June 24, 2021
In a recent announcement to employees, the organization stated that high demand for services has allowed Pine Rest and its Board of Directors to approve an “employee appreciation bonus” intended to both positively impact staff retention as well as express the organization’s gratitude to its employees for their dedication to service during a year of significant challenge brought on by the COVID-19 pandemic.
“Everyone has faced struggles during the pandemic. It is certainly a key component in the record number of individuals who have turned to us seeking services,” stated Bob Nykamp, Pine Rest’s vice president and chief operating officer. “Our employees are not immune from those very same struggles. They’ve managed those on a personal level, and on a professional level have experienced unprecedented demand for care. I am extremely proud that Pine Rest is able to, through this bonus, offer some measure of recognition for the tireless work of our staff.”
Pine Rest’s $1.8M investment in employee retention and satisfaction comes at a time in which demand for behavioral health services, particularly among children and adolescents throughout the state, is reaching a critical level.
“In late May, Children’s Hospital Colorado declared a ‘State of Emergency’ for youth mental health due to rising suicide attempts and full beds at pediatric psychiatric hospitals,” stated Mark Eastburg, PhD, Pine Rest’s president and CEO. “We are seeing that exact same scenario here in Michigan. Emergency rooms and pediatric inpatient psychiatric units throughout the state are filling up, forcing them to turn away more children and adolescents in need care than ever before. Any action we can take, including this initiative to demonstrate our appreciation for the work of our staff and retain employees responsible for life-saving care, is critical for our state and for families desperately seeking behavioral health care for their kids.”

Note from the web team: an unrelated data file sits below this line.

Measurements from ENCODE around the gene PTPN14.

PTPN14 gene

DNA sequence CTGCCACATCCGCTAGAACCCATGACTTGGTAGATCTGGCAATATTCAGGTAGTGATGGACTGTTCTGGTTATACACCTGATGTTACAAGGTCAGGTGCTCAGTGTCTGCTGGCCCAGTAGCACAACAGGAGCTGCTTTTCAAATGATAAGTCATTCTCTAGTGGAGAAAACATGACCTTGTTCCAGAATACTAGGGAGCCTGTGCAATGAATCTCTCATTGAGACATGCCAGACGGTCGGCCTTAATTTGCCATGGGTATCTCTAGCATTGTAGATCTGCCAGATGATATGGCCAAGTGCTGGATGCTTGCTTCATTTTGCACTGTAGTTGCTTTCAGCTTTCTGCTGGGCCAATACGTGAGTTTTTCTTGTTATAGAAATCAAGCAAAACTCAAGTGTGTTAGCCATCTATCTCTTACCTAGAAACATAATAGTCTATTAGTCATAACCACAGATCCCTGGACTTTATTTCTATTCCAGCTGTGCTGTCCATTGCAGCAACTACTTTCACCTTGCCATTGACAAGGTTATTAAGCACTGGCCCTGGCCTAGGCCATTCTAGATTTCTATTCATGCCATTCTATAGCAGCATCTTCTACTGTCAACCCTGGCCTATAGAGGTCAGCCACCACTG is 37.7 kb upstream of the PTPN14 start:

Since the start of the COVID-19 pandemic, Pine Rest Christian Mental Health Services has experienced a 13% increase in pediatric inpatient volume. The organization’s 62 beds capable of serving children and adolescents have been at or very near capacity since September 2020. Additionally, Pine Rest’s Child & Adolescent Partial Hospitalization Program, in which individuals return home in the evening to practice coping skills learned during the day, has seen a 17% increase in demand since before the pandemic.
According to Dr. Eastburg, the most troubling trend is the rising number of instances in which behavioral health organizations are unable to keep up with demand and must turn away children and adolescents in need of care.
“Compared to the year prior to the pandemic, Pine Rest has seen a 44% increase in pediatric ‘turnaways,’ situations in which our child and adolescent services were at capacity, and we had to work with parents or guardians to find care elsewhere,” Eastburg said. “Other organizations have reported very similar trends, and there have been a number of recent stories from around the state in which parents spend days, even weeks, trying to find appropriate placement for their children. It’s, frankly, heartbreaking.”
Pine Rest’s “employee appreciation bonus” is just one of several steps the organization is taking to address the behavioral health impact of the COVID-19 pandemic, but it is one that is very important, said Bob Nykamp.
“Recognizing healthcare providers everywhere for their essential role in our national, state, and community response to the challenges of the pandemic isn’t just something we should do; it’s something we must do,” Nykamp said. “Everyone needs support and hope during these trying times, and this is especially true of those who have been the providers of that support and hope since the beginning. More has been asked of them than ever before – more individuals to serve, more precautions, procedures, and regulations to keep in mind, possibly more strain on their home and personal lives – I’m glad Pine Rest is part of also offering them more thanks.”